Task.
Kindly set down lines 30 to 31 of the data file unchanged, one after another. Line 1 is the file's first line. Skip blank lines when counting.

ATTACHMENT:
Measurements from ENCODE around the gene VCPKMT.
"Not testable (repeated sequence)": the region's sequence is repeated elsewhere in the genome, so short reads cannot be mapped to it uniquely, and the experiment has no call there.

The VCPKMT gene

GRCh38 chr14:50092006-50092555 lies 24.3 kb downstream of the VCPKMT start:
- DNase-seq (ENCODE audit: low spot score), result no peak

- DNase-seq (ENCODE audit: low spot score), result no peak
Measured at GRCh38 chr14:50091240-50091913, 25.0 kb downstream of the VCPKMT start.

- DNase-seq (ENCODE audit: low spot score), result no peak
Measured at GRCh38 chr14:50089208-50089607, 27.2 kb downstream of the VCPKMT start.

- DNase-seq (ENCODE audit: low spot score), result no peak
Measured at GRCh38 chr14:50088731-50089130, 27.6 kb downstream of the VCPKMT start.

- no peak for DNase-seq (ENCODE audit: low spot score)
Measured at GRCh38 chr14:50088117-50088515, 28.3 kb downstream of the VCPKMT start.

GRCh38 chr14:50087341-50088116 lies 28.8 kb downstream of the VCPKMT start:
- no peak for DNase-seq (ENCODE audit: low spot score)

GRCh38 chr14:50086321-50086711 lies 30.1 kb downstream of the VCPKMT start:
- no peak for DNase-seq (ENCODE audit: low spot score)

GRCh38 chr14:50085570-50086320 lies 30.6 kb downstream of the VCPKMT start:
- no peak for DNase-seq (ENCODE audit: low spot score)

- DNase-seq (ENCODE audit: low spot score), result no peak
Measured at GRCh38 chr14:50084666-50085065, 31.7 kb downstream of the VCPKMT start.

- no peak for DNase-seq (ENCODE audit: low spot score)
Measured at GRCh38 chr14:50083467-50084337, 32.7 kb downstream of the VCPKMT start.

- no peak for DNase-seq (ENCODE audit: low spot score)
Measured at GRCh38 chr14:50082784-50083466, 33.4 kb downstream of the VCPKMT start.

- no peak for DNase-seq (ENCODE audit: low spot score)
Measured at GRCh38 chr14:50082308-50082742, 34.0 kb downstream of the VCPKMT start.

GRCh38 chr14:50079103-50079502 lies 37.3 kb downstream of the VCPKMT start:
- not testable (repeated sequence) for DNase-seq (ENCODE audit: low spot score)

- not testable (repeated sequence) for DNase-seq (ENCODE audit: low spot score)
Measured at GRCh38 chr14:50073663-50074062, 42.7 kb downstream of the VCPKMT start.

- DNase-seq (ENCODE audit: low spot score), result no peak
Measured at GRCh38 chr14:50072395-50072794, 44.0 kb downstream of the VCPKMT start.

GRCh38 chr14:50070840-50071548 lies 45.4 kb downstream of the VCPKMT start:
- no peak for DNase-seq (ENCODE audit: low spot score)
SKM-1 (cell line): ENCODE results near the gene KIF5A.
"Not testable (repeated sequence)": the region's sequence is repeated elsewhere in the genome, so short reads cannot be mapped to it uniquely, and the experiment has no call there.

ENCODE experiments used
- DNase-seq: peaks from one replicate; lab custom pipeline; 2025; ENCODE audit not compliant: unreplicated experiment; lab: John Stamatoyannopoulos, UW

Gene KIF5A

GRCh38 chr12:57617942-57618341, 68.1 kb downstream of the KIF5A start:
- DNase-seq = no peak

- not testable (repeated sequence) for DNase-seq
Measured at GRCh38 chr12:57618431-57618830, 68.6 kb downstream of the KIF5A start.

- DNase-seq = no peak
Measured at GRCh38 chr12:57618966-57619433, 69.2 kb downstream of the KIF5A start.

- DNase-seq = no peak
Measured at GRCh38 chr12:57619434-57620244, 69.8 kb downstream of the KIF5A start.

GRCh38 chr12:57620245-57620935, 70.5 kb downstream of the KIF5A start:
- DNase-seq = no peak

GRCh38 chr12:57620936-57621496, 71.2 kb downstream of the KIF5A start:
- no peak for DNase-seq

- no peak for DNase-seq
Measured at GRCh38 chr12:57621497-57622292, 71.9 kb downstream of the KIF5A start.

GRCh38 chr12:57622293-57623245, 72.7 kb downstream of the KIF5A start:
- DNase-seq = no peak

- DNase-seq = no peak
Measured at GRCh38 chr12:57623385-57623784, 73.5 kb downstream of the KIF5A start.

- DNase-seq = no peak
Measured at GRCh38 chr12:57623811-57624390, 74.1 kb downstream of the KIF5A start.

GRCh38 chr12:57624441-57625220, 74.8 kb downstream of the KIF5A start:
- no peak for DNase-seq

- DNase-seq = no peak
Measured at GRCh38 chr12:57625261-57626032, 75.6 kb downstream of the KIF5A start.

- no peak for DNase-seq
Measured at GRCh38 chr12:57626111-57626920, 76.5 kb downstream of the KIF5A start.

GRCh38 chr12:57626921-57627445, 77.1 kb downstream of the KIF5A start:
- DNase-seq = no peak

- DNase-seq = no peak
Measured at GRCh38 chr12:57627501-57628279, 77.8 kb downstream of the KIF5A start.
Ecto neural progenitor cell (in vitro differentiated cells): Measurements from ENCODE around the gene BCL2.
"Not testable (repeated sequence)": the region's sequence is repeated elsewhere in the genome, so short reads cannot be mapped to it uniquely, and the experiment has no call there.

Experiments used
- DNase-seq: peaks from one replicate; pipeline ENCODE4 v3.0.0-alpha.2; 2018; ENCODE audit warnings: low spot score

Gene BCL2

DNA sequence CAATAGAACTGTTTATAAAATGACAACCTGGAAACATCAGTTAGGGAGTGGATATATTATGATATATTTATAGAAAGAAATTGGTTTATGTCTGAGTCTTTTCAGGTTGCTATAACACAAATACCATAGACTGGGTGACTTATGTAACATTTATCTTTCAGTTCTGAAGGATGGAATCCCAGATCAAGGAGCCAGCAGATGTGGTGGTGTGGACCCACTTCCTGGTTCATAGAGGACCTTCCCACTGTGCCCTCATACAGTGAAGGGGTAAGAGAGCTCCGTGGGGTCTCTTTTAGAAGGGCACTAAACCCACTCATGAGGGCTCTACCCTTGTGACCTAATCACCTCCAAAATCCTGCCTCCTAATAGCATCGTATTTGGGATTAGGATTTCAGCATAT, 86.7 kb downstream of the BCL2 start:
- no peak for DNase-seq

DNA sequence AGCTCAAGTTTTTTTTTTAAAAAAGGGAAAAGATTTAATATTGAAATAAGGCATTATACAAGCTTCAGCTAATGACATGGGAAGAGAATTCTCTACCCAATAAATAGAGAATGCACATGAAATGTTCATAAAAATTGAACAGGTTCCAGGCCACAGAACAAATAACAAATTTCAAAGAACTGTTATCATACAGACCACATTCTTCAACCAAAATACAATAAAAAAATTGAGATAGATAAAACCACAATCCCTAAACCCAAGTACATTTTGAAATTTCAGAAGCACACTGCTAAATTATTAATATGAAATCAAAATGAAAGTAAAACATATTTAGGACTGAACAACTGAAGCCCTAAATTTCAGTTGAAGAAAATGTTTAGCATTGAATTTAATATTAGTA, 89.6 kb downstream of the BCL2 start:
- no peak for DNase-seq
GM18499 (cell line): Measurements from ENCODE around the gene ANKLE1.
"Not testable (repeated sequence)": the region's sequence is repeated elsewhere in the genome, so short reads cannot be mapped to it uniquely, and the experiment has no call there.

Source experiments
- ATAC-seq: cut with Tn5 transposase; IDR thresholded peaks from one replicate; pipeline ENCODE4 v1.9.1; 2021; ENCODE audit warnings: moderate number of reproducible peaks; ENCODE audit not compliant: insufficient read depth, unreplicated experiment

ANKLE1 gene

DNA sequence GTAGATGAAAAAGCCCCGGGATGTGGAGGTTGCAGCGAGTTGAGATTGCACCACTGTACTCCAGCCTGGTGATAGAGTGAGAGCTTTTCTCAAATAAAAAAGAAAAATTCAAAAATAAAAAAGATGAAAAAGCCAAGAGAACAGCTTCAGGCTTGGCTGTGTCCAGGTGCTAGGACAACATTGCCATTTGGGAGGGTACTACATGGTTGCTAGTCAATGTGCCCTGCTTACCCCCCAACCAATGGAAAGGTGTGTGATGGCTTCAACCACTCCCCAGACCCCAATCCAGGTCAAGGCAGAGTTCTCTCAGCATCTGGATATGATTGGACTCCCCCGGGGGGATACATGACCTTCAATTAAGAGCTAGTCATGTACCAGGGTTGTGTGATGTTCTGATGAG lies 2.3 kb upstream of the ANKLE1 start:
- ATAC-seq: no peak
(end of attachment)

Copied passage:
- not testable (repeated sequence) for DNase-seq (ENCODE audit: low spot score)
Measured at GRCh38 chr14:50073663-50074062, 42.7 kb downstream of the VCPKMT start.